Debate decisions made by a coin flip
DENVER, COLO. — Rarely is anything fair in politics. But debates are a different story.
Consider: Even though the president is the president, he and Mitt Romney will arrive at the University of Denver and walk down the same tented chute secured by the Secret Service; their limos will park next to each other; the order of their arrival was determined by a coin flip, as was the order they'll do a debate stage walkthrough, as was the location of the workspaces provided to the two campaigns. Note: Each campaign gets the EXACT SAME amount of workspace to the square foot and the same number of bathrooms, electrical connections, and internet access.
(Who gets the first question: coin flip. Obama won.)
(Who gets to stand at which podium: coin flip.)
(Which podium is armored: both of them.)
(How many guests can each campaign bring into the debate hall: exactly the same number.)
To find someone neutral enough to flip the actual coin, the facility manager of the Magness Arena at the University of Denver was tasked.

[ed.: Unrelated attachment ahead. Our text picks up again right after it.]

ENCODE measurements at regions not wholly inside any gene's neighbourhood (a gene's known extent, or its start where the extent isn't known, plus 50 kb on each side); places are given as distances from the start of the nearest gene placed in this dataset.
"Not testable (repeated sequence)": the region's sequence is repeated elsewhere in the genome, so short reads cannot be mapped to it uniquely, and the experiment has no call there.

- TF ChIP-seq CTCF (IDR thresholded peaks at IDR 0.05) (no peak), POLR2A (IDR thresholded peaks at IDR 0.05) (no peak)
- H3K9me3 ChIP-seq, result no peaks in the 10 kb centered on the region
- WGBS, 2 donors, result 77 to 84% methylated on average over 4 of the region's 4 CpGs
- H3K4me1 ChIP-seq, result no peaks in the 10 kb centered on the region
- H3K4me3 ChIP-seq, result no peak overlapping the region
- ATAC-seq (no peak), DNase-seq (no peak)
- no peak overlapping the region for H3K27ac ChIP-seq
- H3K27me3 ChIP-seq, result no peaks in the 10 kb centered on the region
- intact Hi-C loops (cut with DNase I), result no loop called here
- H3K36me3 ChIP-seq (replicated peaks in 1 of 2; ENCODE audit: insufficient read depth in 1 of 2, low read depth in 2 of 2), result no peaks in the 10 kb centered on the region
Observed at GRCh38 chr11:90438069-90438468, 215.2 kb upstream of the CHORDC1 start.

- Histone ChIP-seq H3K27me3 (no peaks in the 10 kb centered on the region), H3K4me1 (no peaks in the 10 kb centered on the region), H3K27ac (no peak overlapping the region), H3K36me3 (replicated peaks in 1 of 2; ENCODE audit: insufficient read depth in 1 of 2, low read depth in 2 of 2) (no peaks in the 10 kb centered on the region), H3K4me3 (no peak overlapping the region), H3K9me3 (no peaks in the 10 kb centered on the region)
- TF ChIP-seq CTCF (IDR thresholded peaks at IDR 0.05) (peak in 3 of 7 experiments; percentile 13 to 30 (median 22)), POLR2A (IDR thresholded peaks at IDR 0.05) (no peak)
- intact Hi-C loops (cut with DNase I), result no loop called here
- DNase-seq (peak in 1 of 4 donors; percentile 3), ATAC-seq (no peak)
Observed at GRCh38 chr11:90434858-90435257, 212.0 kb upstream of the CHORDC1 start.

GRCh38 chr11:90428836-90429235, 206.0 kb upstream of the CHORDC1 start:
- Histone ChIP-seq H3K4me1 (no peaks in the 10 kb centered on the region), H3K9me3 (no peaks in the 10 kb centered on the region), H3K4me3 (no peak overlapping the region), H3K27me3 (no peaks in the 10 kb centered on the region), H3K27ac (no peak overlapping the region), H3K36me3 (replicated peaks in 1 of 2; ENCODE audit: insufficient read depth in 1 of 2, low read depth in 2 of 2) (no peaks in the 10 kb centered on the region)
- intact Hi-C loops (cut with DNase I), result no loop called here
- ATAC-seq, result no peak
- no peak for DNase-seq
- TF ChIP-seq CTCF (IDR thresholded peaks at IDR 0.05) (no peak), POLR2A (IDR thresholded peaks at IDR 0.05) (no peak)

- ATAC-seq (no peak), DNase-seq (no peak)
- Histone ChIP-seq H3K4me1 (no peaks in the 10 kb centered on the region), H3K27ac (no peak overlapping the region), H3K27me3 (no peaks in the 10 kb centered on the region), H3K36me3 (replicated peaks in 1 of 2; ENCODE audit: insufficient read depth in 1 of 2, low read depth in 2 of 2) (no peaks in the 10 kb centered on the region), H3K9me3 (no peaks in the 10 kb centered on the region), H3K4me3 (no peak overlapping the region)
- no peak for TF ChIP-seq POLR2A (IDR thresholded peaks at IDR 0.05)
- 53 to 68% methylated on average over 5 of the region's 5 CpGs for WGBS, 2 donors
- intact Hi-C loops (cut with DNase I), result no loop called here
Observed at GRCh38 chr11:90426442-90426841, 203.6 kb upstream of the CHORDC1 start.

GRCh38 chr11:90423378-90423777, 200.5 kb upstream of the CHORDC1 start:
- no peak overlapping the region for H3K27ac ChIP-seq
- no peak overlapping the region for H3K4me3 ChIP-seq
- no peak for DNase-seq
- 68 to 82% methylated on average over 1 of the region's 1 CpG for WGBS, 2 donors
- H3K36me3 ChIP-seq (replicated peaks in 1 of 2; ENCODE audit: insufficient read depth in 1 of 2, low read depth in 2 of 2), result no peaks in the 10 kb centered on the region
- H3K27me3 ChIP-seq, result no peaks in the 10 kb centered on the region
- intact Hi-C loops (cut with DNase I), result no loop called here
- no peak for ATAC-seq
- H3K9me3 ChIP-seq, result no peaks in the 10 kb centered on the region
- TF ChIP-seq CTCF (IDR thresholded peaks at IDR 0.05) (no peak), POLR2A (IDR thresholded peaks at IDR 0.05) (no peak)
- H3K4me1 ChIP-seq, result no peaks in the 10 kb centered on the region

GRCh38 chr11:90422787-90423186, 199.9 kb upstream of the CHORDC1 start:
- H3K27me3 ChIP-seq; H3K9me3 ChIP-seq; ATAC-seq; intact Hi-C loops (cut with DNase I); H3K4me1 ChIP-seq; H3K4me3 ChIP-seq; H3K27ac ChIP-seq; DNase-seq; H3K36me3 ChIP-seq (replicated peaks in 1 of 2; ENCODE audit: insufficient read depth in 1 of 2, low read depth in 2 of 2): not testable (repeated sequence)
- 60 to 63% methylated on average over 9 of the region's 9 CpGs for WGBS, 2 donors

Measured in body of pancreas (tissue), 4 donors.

And there is an actual coin. Unlike virtually everything else at the debate, it does not bear a Budweiser logo. (Bud's sponsorship of the debates has long been a curiosity of mind).
It's roughly 75 percent larger than a quarter, and three times as thick, encircled by a gold-colored band. One side bears the logo of the University of Denver and the other side features the debate's official logo: a mountain scenic scape.
By the way: The CPD estimates that 3,500 members of the media are on hand, about one for every two students at the University of Denver. Several campus dormitories are wedged into the corner of campus where the debate site is fenced off; some students won't be allowed in their dorms, and to encourage the students to keep the area clear, the campus is sponsoring a festival a safe distance away.
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